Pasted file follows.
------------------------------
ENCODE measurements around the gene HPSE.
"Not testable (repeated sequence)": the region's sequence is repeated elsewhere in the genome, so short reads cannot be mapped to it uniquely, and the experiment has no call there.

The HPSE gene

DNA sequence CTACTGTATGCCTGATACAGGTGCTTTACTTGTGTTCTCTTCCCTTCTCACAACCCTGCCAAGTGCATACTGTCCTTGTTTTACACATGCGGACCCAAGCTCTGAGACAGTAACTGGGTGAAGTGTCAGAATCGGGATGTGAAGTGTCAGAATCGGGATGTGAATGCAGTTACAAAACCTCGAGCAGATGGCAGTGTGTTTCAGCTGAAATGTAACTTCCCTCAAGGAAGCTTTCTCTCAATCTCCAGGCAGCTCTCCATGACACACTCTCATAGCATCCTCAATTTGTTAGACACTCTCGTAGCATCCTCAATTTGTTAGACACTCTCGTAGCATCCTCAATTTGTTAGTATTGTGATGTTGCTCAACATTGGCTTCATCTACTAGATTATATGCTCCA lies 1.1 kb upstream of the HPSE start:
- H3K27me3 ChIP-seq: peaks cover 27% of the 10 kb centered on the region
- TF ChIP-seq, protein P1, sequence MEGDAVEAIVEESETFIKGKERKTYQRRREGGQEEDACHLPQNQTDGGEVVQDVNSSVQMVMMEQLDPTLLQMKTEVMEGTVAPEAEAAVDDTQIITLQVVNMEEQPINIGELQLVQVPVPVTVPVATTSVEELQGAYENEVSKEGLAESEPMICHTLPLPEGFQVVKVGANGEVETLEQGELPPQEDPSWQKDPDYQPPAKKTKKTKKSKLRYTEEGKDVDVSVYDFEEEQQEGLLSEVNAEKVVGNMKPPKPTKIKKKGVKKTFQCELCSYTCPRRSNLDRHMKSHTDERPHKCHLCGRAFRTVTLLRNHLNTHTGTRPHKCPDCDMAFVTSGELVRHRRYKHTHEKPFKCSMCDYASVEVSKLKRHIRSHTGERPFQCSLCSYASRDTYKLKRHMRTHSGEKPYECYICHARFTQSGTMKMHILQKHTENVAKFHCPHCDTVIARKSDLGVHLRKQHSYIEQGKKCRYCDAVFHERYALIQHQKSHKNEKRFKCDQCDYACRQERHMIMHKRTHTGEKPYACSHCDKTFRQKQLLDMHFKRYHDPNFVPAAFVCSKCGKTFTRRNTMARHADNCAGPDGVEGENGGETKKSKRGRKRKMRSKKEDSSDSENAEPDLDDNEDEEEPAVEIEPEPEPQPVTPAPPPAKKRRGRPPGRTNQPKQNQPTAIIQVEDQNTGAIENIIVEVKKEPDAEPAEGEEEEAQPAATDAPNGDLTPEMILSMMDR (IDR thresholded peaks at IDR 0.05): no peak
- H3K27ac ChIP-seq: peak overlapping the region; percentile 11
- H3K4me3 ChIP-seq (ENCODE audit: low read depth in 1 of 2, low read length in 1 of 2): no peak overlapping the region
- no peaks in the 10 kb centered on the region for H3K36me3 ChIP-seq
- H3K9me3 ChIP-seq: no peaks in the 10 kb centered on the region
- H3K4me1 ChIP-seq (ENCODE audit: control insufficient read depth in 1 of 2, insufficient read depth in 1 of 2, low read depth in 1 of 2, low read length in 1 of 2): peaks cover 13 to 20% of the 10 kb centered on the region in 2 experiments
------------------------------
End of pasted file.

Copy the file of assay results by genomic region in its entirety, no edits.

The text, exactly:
ENCODE measurements around the gene HPSE.
"Not testable (repeated sequence)": the region's sequence is repeated elsewhere in the genome, so short reads cannot be mapped to it uniquely, and the experiment has no call there.

The HPSE gene

DNA sequence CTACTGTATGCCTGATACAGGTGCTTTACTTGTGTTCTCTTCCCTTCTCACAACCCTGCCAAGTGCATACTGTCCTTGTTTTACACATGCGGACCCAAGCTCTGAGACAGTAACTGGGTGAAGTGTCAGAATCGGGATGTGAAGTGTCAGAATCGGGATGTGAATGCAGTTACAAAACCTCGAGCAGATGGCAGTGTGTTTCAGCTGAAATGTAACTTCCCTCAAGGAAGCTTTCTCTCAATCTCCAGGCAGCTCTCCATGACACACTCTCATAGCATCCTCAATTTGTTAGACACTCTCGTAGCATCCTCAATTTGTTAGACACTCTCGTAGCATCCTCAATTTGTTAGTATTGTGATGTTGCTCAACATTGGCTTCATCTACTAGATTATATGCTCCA lies 1.1 kb upstream of the HPSE start:
- H3K27me3 ChIP-seq: peaks cover 27% of the 10 kb centered on the region
- TF ChIP-seq, protein P1, sequence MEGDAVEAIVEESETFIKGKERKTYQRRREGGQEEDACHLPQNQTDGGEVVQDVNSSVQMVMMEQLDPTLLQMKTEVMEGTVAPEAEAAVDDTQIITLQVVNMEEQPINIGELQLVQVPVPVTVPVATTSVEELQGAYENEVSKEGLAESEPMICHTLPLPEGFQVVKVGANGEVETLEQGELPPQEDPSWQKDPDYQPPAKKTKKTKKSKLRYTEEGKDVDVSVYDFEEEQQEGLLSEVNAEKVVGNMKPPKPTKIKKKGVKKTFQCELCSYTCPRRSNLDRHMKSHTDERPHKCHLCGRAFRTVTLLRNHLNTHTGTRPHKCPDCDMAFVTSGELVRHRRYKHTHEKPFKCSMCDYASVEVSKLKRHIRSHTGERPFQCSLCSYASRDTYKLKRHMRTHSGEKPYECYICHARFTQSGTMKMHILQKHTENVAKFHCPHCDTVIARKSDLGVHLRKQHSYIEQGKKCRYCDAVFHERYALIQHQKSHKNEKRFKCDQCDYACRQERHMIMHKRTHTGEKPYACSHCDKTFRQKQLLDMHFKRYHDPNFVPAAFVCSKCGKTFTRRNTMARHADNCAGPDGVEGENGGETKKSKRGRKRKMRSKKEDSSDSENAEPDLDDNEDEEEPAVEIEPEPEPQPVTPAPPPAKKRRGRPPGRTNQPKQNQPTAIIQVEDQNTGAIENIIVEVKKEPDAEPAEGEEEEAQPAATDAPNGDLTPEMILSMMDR (IDR thresholded peaks at IDR 0.05): no peak
- H3K27ac ChIP-seq: peak overlapping the region; percentile 11
- H3K4me3 ChIP-seq (ENCODE audit: low read depth in 1 of 2, low read length in 1 of 2): no peak overlapping the region
- no peaks in the 10 kb centered on the region for H3K36me3 ChIP-seq
- H3K9me3 ChIP-seq: no peaks in the 10 kb centered on the region
- H3K4me1 ChIP-seq (ENCODE audit: control insufficient read depth in 1 of 2, insufficient read depth in 1 of 2, low read depth in 1 of 2, low read length in 1 of 2): peaks cover 13 to 20% of the 10 kb centered on the region in 2 experiments